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Improving Productivity

Somewhere along our doctoral journey, we all wish we could be more productive. But where do we start? For the purposes of this article, let’s start with a few givens:

· Productivity is about working on the right things (effectiveness), doing them in the best possible way (efficiency) and enjoying the process and outcomes (fulfillment).

· There is a formula for being productive. Miss one element, and productivity goes down; hit all four and you will experience extraordinary productivity.

· Productivity = Clarity + Energy + Focus – Distractions.

You know how the story goes. You have 101 things to do, you’re starting to stress over deadlines and growing To Do Lists, and you don’t know where to start. You’ve gotten to the end of the day you don’t feel like you’ve accomplished anything. Maybe you tend to be disorganized or procrastinate. Maybe your issue is that you’re a perfectionist. Either way, you know it gets in the way of being productive. It’s time to make a change. Start with Why

Before you dive in, make sure your quest for greater productivity is properly rooted. If your motivation for greater productivity isn’t strong, meaningful, and part of something greater in your life, then you’re bound to struggle.

So, what is your Why? What is the overarching reason you need to be more productive? Being more productive at the expense of your energy, health, happiness, and relationships is not smart (or sustainable). Being productive and living in a way that enhances energy, health, happiness, and relationships is both smart and sustainable.

Sustainable productivity models share four common components, each of which is equally important. You need each of them in order to be your most productive and successful self.

Step 1: Find Clarity

Clarity provides answers to the important questions, like:

· What is the outcome I want?

· Why is this important?

· What needs to be done to make this outcome a reality?

· What are my priorities?

Of course, if you are stressed or fatigued, then clarity may be harder to come by. Stress negates clarity and perspective. Hence, clarity starts with taking control of your mental state and working to shift into a clearer mindset.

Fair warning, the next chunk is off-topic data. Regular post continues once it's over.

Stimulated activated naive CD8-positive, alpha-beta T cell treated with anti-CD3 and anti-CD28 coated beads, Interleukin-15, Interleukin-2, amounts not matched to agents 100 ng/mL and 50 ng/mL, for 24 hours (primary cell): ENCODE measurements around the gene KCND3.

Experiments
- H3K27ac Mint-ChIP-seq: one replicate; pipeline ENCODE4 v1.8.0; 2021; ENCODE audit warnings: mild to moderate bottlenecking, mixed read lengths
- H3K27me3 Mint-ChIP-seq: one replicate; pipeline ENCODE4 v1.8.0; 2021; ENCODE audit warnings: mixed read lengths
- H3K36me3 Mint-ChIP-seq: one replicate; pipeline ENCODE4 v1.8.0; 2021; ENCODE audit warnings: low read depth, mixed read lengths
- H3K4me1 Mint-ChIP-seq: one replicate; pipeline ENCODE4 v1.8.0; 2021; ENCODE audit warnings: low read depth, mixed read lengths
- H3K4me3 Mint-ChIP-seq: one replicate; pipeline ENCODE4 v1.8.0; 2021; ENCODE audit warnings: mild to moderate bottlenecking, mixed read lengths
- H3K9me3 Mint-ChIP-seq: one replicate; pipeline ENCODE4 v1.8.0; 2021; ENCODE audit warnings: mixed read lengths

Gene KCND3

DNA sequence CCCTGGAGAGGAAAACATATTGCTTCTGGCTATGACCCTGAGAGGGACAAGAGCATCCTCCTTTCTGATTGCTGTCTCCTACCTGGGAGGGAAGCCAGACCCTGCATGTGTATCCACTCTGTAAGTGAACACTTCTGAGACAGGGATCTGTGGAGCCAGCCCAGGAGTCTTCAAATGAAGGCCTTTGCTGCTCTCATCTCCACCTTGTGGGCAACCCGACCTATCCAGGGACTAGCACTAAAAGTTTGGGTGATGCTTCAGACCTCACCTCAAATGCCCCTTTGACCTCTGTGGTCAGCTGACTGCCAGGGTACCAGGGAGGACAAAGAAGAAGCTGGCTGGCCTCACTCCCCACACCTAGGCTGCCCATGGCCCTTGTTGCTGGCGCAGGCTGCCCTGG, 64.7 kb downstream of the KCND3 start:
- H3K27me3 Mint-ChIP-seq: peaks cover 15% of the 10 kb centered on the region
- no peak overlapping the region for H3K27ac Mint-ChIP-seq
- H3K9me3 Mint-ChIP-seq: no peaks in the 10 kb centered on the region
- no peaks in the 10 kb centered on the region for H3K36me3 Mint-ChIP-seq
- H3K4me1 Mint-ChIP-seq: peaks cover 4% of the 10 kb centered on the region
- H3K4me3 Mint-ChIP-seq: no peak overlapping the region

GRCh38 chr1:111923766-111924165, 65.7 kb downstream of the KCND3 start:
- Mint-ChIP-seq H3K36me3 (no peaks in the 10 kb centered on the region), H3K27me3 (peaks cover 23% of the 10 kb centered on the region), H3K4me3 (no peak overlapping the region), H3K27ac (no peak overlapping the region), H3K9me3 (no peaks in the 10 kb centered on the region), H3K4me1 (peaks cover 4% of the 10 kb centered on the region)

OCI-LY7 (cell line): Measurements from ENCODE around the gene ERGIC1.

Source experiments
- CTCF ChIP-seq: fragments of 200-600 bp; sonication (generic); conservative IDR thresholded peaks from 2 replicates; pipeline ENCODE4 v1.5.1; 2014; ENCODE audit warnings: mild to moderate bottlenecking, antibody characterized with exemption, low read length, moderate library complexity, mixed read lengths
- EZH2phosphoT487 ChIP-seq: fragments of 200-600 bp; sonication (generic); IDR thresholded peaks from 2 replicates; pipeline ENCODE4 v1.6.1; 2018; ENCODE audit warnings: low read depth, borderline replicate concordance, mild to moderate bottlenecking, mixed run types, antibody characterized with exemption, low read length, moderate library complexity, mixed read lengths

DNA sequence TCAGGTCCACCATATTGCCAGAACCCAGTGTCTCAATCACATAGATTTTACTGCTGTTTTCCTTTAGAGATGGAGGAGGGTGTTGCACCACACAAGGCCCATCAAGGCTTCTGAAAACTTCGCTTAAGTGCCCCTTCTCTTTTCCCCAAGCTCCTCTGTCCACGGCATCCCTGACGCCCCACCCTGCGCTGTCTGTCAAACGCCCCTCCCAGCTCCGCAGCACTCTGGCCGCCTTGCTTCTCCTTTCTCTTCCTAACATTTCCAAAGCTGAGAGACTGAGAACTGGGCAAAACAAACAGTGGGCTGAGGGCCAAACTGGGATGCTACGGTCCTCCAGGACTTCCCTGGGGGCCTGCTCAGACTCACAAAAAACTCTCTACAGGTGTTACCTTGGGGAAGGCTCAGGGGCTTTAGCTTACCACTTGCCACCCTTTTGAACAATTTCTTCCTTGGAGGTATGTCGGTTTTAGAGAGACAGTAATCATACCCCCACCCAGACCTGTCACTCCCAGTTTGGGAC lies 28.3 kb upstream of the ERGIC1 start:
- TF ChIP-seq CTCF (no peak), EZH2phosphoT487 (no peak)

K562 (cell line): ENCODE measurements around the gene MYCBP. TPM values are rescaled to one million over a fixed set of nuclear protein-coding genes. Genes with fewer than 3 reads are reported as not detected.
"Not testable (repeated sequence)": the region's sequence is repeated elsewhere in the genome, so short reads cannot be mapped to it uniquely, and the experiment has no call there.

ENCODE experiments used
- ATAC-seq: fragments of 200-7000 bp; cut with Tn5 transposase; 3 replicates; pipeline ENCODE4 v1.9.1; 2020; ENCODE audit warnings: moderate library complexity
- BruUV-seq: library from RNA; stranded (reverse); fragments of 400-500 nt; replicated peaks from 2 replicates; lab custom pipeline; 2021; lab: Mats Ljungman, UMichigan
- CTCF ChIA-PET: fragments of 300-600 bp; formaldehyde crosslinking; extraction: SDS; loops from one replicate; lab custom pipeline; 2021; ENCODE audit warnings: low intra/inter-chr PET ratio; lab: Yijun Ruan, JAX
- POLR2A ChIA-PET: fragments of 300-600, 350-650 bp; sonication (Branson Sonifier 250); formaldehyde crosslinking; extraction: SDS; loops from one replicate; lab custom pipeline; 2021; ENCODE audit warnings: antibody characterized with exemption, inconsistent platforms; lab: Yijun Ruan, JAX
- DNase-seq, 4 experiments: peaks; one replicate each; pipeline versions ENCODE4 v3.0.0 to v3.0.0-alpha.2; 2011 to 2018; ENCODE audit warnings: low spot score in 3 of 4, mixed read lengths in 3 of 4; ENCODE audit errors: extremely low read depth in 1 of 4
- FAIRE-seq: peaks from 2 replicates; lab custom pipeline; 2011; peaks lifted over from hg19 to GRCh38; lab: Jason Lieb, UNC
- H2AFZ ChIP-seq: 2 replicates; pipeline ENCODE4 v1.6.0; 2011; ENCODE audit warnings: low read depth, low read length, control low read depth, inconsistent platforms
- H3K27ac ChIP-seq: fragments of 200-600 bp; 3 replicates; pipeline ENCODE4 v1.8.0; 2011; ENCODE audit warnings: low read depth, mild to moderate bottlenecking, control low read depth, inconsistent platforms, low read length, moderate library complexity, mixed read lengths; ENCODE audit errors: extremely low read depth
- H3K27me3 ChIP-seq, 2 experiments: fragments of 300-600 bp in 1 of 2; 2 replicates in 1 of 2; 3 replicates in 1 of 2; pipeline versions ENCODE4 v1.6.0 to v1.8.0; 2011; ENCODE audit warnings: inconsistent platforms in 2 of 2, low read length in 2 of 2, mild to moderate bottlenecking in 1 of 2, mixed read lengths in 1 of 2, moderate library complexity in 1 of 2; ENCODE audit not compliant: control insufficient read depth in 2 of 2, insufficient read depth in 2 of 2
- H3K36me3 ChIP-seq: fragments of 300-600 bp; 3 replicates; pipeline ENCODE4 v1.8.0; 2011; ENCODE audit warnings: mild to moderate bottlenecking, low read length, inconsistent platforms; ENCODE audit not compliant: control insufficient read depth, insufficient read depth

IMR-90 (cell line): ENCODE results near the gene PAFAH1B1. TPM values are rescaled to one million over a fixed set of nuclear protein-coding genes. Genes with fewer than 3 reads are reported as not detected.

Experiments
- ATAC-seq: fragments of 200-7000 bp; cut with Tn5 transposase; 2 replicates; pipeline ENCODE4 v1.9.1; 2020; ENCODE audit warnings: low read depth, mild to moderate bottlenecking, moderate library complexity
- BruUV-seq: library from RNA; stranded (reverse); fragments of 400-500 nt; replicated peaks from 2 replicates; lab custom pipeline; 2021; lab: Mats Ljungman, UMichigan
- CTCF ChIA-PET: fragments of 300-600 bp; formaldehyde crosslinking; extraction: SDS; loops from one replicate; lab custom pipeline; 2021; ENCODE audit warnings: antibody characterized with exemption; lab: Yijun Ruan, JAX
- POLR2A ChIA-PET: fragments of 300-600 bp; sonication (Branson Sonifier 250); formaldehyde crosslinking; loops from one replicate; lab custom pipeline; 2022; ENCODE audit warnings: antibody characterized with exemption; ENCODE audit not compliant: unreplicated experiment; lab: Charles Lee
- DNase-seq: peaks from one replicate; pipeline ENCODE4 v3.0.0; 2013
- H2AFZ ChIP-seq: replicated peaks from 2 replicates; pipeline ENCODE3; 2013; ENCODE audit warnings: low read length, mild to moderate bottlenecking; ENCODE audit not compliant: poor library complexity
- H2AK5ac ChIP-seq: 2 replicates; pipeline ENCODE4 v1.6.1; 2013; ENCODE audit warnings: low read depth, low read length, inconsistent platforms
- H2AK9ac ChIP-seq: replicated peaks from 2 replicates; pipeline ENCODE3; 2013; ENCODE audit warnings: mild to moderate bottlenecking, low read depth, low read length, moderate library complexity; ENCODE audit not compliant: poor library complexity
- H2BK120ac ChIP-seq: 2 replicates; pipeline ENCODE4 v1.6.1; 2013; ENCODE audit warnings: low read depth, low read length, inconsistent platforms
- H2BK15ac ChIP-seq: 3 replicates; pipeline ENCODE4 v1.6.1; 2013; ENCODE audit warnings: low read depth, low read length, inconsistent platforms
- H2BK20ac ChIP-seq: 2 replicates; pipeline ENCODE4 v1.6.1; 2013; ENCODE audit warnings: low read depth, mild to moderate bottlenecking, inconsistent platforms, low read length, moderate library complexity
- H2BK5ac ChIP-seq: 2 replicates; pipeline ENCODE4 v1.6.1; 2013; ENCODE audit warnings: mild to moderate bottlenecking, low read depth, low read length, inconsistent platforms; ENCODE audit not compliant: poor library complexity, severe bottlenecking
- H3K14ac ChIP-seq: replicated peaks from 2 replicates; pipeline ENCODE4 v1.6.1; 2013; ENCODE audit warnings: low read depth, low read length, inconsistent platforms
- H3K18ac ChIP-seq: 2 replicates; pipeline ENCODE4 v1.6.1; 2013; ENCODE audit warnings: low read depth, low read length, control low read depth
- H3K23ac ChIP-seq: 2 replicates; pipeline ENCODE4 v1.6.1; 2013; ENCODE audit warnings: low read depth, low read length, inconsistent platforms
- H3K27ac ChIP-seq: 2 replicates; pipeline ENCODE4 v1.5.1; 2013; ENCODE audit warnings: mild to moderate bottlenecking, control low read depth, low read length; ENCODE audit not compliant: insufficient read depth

Step 2: Manage Your Energy

You are clear on what needs to be done, but if you haven’t got fuel in the tank then it’s unlikely that you’ll get your work done efficiently (if it gets done at all). Fatigue and low energy contribute to distraction, disengagement, low productivity, and poor-quality work. The goal of intentionally managing your energy is to maximize its return and to utilize it as efficiently as possible.

If you’re aiming for a high level of energy and productivity, do what many high-performing people do to manage their energy. Shift between periods of intense focus and productivity (for example, 20 to 40 minutes) and periods of rest and renewal (5-15 minutes). Figure out the work/renewal ratio that works best for you. Of course, if you are in a creative flow and can work for longer, go with it.

Additionally, to generate a greater sense of energy, engage in activities and work that are meaningful to you. Surround yourself with supportive relationships – they’ll remind you of your Why, celebrate your victories with you, and support you through tough times. Be sure to make this a priority.

Step 3: Take Charge of Your Focus

One of most precious resources at your disposal is your attention. By default, if you aren’t in charge of your attention, your environment and your thoughts are. Learning to control your attention and focus is a fundamental skill for high productivity and performance. To help improve your focus:

· Avoid multitasking. Focus on one thing at a time (which means stop trying to maintain a conversation via text while reading or writing).

· Don’t distract yourself. Stop compulsively checking emails or social media at times when your intention is to get work done. Avoid making the temptation worse for yourself by saying “I can’t”; rather, tell yourself you will check during your next scheduled break.

· Carve out space. Identify your focus needs and intentionally create an environment that is conducive to focus. For some, this includes having white noise available – for others, it means creating complete silence.

· Calm your body. Reflect on the fuel you put into your body and the affect it has on you. High levels of caffeine, nicotine, and sugar can jump start your day but can also derail your efforts to focus later and throughout the day.

· Calm your mind. Work on including time for deep breathing and/or meditation as part of your day. Giving your mind a minute, or two, during a busy day to just be is the gold standard for re-calibrating your focus and improving your overall productivity.


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